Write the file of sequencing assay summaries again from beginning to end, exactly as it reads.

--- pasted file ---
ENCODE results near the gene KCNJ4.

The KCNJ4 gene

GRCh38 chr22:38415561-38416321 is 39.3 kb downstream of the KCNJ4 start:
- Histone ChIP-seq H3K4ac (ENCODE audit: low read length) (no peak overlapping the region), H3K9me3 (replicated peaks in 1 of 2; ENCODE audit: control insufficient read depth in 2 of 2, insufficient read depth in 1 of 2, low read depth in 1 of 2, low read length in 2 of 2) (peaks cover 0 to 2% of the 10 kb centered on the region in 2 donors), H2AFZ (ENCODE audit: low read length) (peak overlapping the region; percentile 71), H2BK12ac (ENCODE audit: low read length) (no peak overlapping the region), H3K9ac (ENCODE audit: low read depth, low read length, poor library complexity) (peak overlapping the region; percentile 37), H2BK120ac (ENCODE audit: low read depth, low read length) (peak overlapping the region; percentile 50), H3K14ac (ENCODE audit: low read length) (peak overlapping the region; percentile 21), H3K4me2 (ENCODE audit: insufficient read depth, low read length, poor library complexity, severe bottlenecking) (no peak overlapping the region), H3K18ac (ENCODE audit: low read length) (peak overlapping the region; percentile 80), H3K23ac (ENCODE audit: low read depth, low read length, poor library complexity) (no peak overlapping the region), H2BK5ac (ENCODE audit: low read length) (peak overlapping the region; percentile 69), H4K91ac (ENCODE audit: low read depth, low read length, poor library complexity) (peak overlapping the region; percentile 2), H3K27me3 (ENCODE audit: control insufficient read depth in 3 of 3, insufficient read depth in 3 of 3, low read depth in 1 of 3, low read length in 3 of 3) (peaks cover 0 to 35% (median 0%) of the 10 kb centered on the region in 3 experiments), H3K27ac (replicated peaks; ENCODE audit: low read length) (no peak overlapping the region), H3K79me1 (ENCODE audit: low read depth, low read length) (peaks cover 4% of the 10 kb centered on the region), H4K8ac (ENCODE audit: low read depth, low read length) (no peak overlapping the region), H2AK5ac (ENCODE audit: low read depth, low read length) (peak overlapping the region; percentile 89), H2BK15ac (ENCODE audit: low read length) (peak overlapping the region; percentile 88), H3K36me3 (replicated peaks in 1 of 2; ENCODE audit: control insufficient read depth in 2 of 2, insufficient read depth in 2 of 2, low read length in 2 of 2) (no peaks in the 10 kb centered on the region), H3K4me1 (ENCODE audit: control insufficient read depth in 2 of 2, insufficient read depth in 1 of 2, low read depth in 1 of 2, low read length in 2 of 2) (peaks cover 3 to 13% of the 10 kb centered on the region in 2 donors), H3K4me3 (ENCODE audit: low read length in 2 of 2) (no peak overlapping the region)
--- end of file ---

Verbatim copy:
ENCODE results near the gene KCNJ4.

The KCNJ4 gene

GRCh38 chr22:38415561-38416321 is 39.3 kb downstream of the KCNJ4 start:
- Histone ChIP-seq H3K4ac (ENCODE audit: low read length) (no peak overlapping the region), H3K9me3 (replicated peaks in 1 of 2; ENCODE audit: control insufficient read depth in 2 of 2, insufficient read depth in 1 of 2, low read depth in 1 of 2, low read length in 2 of 2) (peaks cover 0 to 2% of the 10 kb centered on the region in 2 donors), H2AFZ (ENCODE audit: low read length) (peak overlapping the region; percentile 71), H2BK12ac (ENCODE audit: low read length) (no peak overlapping the region), H3K9ac (ENCODE audit: low read depth, low read length, poor library complexity) (peak overlapping the region; percentile 37), H2BK120ac (ENCODE audit: low read depth, low read length) (peak overlapping the region; percentile 50), H3K14ac (ENCODE audit: low read length) (peak overlapping the region; percentile 21), H3K4me2 (ENCODE audit: insufficient read depth, low read length, poor library complexity, severe bottlenecking) (no peak overlapping the region), H3K18ac (ENCODE audit: low read length) (peak overlapping the region; percentile 80), H3K23ac (ENCODE audit: low read depth, low read length, poor library complexity) (no peak overlapping the region), H2BK5ac (ENCODE audit: low read length) (peak overlapping the region; percentile 69), H4K91ac (ENCODE audit: low read depth, low read length, poor library complexity) (peak overlapping the region; percentile 2), H3K27me3 (ENCODE audit: control insufficient read depth in 3 of 3, insufficient read depth in 3 of 3, low read depth in 1 of 3, low read length in 3 of 3) (peaks cover 0 to 35% (median 0%) of the 10 kb centered on the region in 3 experiments), H3K27ac (replicated peaks; ENCODE audit: low read length) (no peak overlapping the region), H3K79me1 (ENCODE audit: low read depth, low read length) (peaks cover 4% of the 10 kb centered on the region), H4K8ac (ENCODE audit: low read depth, low read length) (no peak overlapping the region), H2AK5ac (ENCODE audit: low read depth, low read length) (peak overlapping the region; percentile 89), H2BK15ac (ENCODE audit: low read length) (peak overlapping the region; percentile 88), H3K36me3 (replicated peaks in 1 of 2; ENCODE audit: control insufficient read depth in 2 of 2, insufficient read depth in 2 of 2, low read length in 2 of 2) (no peaks in the 10 kb centered on the region), H3K4me1 (ENCODE audit: control insufficient read depth in 2 of 2, insufficient read depth in 1 of 2, low read depth in 1 of 2, low read length in 2 of 2) (peaks cover 3 to 13% of the 10 kb centered on the region in 2 donors), H3K4me3 (ENCODE audit: low read length in 2 of 2) (no peak overlapping the region)